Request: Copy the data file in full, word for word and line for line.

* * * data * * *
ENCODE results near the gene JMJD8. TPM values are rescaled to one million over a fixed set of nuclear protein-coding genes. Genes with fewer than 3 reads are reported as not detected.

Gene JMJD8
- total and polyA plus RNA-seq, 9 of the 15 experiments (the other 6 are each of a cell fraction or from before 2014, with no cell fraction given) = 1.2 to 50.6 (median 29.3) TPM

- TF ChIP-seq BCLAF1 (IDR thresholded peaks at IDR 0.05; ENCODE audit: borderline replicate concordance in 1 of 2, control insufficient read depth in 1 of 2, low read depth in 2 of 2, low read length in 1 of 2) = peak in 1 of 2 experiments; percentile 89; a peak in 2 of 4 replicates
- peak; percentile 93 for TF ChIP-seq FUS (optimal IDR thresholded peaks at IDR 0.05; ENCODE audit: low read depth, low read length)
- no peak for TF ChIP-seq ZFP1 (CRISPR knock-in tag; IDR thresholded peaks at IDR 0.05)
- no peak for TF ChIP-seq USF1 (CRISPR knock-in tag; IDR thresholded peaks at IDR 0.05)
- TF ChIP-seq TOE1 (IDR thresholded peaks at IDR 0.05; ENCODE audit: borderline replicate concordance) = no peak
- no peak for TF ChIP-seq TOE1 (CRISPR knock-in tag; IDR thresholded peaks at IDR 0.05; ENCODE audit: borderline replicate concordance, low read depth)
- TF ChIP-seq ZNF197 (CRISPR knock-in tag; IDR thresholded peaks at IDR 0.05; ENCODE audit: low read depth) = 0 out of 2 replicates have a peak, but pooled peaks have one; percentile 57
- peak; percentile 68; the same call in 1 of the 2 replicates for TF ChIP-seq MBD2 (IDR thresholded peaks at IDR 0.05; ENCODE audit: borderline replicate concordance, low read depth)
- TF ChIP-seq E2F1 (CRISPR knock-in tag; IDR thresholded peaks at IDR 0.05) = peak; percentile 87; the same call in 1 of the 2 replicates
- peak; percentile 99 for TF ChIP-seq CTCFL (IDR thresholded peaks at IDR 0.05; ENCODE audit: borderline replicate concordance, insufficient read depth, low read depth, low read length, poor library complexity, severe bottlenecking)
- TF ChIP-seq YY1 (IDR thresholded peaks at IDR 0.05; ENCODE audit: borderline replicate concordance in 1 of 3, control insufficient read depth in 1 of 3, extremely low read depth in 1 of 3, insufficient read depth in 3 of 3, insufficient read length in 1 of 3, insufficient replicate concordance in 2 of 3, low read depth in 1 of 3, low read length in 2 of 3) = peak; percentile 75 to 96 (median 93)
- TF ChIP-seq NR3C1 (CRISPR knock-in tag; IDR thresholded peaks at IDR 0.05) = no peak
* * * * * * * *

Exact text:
ENCODE results near the gene JMJD8. TPM values are rescaled to one million over a fixed set of nuclear protein-coding genes. Genes with fewer than 3 reads are reported as not detected.

Gene JMJD8
- total and polyA plus RNA-seq, 9 of the 15 experiments (the other 6 are each of a cell fraction or from before 2014, with no cell fraction given) = 1.2 to 50.6 (median 29.3) TPM

- TF ChIP-seq BCLAF1 (IDR thresholded peaks at IDR 0.05; ENCODE audit: borderline replicate concordance in 1 of 2, control insufficient read depth in 1 of 2, low read depth in 2 of 2, low read length in 1 of 2) = peak in 1 of 2 experiments; percentile 89; a peak in 2 of 4 replicates
- peak; percentile 93 for TF ChIP-seq FUS (optimal IDR thresholded peaks at IDR 0.05; ENCODE audit: low read depth, low read length)
- no peak for TF ChIP-seq ZFP1 (CRISPR knock-in tag; IDR thresholded peaks at IDR 0.05)
- no peak for TF ChIP-seq USF1 (CRISPR knock-in tag; IDR thresholded peaks at IDR 0.05)
- TF ChIP-seq TOE1 (IDR thresholded peaks at IDR 0.05; ENCODE audit: borderline replicate concordance) = no peak
- no peak for TF ChIP-seq TOE1 (CRISPR knock-in tag; IDR thresholded peaks at IDR 0.05; ENCODE audit: borderline replicate concordance, low read depth)
- TF ChIP-seq ZNF197 (CRISPR knock-in tag; IDR thresholded peaks at IDR 0.05; ENCODE audit: low read depth) = 0 out of 2 replicates have a peak, but pooled peaks have one; percentile 57
- peak; percentile 68; the same call in 1 of the 2 replicates for TF ChIP-seq MBD2 (IDR thresholded peaks at IDR 0.05; ENCODE audit: borderline replicate concordance, low read depth)
- TF ChIP-seq E2F1 (CRISPR knock-in tag; IDR thresholded peaks at IDR 0.05) = peak; percentile 87; the same call in 1 of the 2 replicates
- peak; percentile 99 for TF ChIP-seq CTCFL (IDR thresholded peaks at IDR 0.05; ENCODE audit: borderline replicate concordance, insufficient read depth, low read depth, low read length, poor library complexity, severe bottlenecking)
- TF ChIP-seq YY1 (IDR thresholded peaks at IDR 0.05; ENCODE audit: borderline replicate concordance in 1 of 3, control insufficient read depth in 1 of 3, extremely low read depth in 1 of 3, insufficient read depth in 3 of 3, insufficient read length in 1 of 3, insufficient replicate concordance in 2 of 3, low read depth in 1 of 3, low read length in 2 of 3) = peak; percentile 75 to 96 (median 93)
- TF ChIP-seq NR3C1 (CRISPR knock-in tag; IDR thresholded peaks at IDR 0.05) = no peak